Just set out a standard operating procedure (SOP) for any barely schooled cleaner and let out the resources to him/her, then hold him/her responsible whenever, whenever the toilet fails to function according to the SOP. That way, all team members have responsibilities and must explain whenever the ball drops: who ‘dropped the ball’?
Take the large port-holes on our roads for another illustration, there needs to be a ‘system’ of ‘team’ members with different responsibilities towards ensuring that all little cracks are sealed-up, at very minimal costs before they become huge craters and gullies. If a crack is discovered to be widening towards becoming a pot-hole, it means that the ‘ball was dropped’ by one of the team members. Members of a team here may include delegated staff of the responsible agency that move around particular roads to survey for any new cracks and report back for action to be effected, this can be effectively supplemented by a call system for the public to also report fresh holes or cracks on the roads. In such a system, questions should be asked to locate the team member that caused a little hole or crack to fester or widen to become a pot-hole. Was it reported and somebody failed to take action? Who ‘dropped the ball’?
Yet another illustration for ‘dropping the ball’ can be seen in the May 2014 reports of a mutiny by soldiers of the 7th Division of the Nigerian Army in Maimalari Barracks, Maiduguri. Though denied by the defence authorities, the Defence spokesman, Major General Chris Olukolade was reported (in The Nation, May 15 2014) to have said “the commanding officer of the 101 battalion had actually gone to Abuja for a course and could not have deliberately refused to pay their allowances…It is true the soldiers raised many issues of concern annoying them…”. The military high command then went on to set up a court to try the “annoyed” soldiers.
Clearly, somebody dropped the ball, causing the soldiers to risk their lives in the field without their allowances, one team member that clearly appeared to have ‘dropped the ball’ is the commanding officer that went on course to Abuja without delegating to ensure the system continued to function smoothly. Yet, we would rather embark on costly committee enquiries to determine ‘what went wrong’.
It is not by magic or miracles that we encounter clean toilets or smooth roads without pot-holes in the so-called developed world. It is simple: individuals in a team are given responsibilities for different tiny bits of routine work that must make the whole system functional. The slightest system failure raises the question ‘who dropped the ball?’ – thus, all team members struggle to avoid ‘dropping the ball’. The team leader thus, turns the fire on the team members to locate where the ‘ball has dropped’ or where the ‘ball is always dropping’. It becomes very easy to locate any team member that ‘mishandled’ the ball, or makes the ball to drop too often. The team leader is held responsible if s/he cannot ensure that the team members keep the ball moving seamlessly.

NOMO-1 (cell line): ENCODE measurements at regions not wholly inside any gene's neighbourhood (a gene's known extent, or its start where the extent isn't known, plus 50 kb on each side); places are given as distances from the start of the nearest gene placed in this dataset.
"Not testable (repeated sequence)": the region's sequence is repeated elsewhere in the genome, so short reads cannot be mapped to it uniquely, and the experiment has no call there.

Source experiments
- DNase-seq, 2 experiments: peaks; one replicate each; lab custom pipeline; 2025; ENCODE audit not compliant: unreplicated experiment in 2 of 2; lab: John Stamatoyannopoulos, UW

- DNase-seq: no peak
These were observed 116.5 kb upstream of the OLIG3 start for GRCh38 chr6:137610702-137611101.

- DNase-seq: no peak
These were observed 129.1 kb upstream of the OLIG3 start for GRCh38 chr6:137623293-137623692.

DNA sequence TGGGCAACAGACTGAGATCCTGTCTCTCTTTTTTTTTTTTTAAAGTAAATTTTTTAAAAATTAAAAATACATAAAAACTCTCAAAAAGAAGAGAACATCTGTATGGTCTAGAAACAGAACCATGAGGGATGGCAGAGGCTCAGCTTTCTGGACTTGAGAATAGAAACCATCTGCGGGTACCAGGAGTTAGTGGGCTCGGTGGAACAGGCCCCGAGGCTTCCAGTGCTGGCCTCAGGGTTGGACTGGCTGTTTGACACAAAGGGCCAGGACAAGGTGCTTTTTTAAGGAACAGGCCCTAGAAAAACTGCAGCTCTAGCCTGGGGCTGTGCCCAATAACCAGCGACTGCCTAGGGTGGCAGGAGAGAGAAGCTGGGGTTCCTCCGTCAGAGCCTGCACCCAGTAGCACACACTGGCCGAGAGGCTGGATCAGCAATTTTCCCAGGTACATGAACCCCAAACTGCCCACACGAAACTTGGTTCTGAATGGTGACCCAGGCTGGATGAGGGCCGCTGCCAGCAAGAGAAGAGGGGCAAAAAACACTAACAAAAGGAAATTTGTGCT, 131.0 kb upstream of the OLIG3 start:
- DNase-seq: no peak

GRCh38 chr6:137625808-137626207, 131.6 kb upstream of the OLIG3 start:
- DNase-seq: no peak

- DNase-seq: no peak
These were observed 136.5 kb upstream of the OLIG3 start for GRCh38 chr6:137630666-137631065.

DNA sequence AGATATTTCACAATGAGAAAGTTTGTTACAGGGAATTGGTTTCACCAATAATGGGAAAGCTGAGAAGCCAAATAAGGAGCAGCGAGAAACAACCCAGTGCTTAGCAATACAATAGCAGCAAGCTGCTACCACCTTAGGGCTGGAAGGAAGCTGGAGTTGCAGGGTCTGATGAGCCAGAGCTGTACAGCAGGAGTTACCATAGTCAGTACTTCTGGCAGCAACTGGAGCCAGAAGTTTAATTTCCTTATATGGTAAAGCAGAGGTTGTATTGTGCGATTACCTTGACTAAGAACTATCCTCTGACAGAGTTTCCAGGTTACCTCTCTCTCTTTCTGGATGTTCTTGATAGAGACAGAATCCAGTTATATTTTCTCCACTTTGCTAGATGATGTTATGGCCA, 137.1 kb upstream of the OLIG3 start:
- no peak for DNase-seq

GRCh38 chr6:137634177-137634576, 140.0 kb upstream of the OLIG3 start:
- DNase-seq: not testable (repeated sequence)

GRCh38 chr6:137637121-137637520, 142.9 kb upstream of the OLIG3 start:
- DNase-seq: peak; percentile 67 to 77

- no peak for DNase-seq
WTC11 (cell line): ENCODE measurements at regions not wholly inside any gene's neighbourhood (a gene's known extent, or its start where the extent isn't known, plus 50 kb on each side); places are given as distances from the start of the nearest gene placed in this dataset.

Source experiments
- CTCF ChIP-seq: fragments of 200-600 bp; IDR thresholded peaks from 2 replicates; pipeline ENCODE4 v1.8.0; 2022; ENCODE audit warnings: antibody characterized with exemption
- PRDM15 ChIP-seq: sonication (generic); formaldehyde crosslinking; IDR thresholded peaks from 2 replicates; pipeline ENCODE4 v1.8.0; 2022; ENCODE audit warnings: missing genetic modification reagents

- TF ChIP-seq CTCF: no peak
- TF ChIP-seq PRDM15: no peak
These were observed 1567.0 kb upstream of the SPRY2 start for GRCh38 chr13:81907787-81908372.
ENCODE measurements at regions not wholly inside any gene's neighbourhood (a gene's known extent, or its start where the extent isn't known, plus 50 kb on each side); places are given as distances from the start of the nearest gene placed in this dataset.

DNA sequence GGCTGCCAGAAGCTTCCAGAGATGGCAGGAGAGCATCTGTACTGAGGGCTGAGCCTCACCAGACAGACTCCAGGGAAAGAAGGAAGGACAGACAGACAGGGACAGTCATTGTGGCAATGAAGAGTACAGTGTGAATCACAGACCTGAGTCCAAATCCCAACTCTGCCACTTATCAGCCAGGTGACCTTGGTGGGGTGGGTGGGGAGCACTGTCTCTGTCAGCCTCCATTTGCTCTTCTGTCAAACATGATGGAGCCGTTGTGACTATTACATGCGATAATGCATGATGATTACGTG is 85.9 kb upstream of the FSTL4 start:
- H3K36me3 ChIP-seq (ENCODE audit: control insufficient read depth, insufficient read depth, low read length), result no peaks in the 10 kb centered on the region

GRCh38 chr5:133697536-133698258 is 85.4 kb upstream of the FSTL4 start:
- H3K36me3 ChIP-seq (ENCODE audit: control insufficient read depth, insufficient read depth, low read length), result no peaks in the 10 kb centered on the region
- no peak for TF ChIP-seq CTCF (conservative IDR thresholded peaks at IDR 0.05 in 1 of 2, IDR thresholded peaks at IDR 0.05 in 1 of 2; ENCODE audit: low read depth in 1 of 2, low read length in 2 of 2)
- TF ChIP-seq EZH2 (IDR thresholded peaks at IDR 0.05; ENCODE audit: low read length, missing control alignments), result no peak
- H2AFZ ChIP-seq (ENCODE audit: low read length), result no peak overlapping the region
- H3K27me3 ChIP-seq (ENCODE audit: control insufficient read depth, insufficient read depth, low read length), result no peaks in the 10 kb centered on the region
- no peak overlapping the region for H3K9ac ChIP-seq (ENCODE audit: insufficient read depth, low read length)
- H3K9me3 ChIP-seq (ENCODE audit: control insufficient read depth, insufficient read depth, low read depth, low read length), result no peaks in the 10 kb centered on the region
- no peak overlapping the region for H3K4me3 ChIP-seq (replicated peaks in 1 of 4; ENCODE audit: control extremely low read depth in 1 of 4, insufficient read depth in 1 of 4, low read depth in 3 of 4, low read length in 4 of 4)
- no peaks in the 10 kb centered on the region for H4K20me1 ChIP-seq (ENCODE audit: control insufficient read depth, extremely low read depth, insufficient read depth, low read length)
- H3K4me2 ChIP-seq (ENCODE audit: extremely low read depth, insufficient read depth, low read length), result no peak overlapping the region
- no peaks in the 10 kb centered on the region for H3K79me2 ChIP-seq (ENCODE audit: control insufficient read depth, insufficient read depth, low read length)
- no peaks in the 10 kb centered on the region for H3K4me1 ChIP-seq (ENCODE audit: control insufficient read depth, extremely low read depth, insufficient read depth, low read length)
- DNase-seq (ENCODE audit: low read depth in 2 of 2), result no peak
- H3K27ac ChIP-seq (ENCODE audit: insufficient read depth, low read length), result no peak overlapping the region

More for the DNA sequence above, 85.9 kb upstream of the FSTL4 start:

Wherever (including Nigeria) a system works efficiently and effectively, responsibilities are clearly delineated and delegated top-down. Everyone no matter how low down the ladder is an important and responsible member of a team that must account for the responsibilities given to him/her. Anyone one who causes the slightest malfunction in the system is easily identified, and if a team member ‘drops the ball’ too frequently, that team member must be made to ‘shape up’ and get ‘shipped out’ by the leader of the team.
Contrarily, our bureaucracy concentrates all the authority in the head, instead of diffusing responsibilities to other team members. Thus, very few people are empowered with huge burdens of authority and responsibilities, leaving the majority of workers down the ladder to wander redundantly with no responsibilities and no accountability for anything. We need to devolve authority by effectively delegating responsibilities down the hierarchy in our government agencies and ensure that more people are given a role in making sure the ‘ball does not drop’.